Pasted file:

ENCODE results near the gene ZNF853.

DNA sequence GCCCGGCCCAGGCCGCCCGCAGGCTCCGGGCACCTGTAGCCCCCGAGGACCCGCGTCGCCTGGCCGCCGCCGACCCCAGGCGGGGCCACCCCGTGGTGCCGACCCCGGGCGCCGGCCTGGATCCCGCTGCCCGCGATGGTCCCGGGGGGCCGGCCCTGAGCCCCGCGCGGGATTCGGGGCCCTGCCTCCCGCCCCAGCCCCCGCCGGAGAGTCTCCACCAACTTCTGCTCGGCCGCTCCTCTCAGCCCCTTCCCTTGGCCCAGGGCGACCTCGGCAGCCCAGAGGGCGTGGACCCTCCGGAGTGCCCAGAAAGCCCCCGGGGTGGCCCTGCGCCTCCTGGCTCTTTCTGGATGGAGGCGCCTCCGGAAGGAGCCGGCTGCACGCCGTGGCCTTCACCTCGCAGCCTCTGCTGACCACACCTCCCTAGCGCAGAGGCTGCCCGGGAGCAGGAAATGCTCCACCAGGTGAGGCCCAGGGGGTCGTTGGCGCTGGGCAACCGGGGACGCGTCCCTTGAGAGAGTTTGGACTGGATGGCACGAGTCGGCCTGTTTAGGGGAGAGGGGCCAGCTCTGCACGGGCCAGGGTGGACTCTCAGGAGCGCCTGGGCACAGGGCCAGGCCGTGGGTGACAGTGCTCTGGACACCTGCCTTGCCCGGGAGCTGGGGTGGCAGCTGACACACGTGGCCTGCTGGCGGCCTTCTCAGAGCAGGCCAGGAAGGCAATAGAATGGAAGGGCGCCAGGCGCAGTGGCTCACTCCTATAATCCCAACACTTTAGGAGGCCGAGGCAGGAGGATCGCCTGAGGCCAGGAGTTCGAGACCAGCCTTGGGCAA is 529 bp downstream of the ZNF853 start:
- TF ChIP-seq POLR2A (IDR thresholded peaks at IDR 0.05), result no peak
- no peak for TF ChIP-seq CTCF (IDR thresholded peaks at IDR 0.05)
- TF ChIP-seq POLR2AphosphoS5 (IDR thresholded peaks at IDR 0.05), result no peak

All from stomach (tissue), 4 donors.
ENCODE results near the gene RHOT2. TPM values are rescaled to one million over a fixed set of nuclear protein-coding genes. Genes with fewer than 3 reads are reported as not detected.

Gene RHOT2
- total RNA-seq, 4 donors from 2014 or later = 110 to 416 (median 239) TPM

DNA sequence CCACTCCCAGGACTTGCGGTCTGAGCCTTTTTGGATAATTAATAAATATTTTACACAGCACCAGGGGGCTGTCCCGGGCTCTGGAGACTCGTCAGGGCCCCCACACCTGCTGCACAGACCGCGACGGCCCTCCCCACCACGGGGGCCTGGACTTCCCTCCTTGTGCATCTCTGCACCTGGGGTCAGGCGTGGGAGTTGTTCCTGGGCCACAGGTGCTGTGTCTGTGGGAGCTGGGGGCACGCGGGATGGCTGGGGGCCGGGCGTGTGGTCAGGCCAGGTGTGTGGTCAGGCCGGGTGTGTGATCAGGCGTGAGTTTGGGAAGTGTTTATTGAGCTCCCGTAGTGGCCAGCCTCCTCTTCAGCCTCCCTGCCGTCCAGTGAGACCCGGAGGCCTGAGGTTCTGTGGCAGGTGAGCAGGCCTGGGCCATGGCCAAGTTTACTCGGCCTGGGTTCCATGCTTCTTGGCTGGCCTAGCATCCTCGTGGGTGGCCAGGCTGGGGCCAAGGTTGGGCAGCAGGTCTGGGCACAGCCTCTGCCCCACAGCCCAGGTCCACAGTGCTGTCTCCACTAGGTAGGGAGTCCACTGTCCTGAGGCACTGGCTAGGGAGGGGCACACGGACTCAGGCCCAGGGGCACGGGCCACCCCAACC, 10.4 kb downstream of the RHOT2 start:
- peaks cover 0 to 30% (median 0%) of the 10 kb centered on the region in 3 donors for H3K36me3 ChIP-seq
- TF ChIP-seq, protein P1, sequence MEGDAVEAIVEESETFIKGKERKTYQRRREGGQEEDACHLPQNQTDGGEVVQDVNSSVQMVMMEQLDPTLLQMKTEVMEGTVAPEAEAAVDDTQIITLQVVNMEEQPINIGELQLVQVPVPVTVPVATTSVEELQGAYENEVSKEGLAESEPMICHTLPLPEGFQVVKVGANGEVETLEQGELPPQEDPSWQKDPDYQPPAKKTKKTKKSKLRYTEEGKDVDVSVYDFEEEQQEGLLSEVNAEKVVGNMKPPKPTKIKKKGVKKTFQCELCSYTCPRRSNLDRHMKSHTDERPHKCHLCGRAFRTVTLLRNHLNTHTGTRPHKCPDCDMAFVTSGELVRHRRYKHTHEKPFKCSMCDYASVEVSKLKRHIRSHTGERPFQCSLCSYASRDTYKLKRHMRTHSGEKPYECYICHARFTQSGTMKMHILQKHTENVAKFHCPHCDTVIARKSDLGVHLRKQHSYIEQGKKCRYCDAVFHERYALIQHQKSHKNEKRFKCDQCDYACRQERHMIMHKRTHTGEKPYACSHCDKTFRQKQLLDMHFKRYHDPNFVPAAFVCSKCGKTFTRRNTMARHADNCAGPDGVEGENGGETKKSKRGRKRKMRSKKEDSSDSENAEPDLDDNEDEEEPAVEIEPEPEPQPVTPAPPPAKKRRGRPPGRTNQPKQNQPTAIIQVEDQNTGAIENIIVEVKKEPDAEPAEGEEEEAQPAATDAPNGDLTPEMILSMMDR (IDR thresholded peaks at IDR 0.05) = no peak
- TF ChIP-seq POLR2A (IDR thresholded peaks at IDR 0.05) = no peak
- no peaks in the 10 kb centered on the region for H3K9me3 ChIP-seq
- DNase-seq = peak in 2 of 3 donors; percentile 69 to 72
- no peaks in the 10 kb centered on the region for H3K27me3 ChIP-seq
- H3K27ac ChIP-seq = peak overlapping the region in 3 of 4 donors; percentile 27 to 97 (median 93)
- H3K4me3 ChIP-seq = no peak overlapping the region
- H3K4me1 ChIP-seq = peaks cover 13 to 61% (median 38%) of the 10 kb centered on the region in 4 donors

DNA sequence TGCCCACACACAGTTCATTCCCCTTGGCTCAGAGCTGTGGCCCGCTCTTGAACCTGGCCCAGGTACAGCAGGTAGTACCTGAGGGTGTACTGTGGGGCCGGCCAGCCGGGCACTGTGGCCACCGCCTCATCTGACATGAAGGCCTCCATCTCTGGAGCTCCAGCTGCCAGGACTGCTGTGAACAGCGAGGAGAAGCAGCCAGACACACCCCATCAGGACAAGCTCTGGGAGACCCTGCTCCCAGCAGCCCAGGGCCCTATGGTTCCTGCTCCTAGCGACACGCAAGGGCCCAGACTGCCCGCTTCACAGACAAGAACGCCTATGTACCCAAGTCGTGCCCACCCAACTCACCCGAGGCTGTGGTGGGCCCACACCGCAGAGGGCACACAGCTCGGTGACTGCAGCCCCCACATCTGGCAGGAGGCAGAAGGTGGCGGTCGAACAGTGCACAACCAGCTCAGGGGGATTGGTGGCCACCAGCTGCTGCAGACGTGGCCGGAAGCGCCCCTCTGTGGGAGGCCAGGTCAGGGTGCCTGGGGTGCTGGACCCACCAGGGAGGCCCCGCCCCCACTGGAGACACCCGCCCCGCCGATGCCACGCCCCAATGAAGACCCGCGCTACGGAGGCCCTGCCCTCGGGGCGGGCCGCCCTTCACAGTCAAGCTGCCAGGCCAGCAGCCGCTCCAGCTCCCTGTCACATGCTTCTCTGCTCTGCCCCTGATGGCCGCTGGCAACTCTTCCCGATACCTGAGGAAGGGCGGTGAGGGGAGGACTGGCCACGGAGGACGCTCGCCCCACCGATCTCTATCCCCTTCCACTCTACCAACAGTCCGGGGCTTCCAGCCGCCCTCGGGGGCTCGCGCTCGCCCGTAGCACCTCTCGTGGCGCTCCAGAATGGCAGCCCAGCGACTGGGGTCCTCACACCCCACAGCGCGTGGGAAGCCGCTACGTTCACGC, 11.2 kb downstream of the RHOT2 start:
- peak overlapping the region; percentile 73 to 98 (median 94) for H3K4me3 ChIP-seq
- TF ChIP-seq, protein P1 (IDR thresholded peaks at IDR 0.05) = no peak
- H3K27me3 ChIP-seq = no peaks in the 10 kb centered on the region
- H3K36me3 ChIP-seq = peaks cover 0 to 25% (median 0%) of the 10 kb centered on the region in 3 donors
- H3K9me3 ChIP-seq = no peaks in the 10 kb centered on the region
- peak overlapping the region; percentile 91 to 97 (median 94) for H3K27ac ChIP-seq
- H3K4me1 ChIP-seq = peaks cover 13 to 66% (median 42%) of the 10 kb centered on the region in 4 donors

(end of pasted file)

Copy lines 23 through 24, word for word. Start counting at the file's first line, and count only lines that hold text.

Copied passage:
- H3K27me3 ChIP-seq = no peaks in the 10 kb centered on the region
- H3K36me3 ChIP-seq = peaks cover 0 to 25% (median 0%) of the 10 kb centered on the region in 3 donors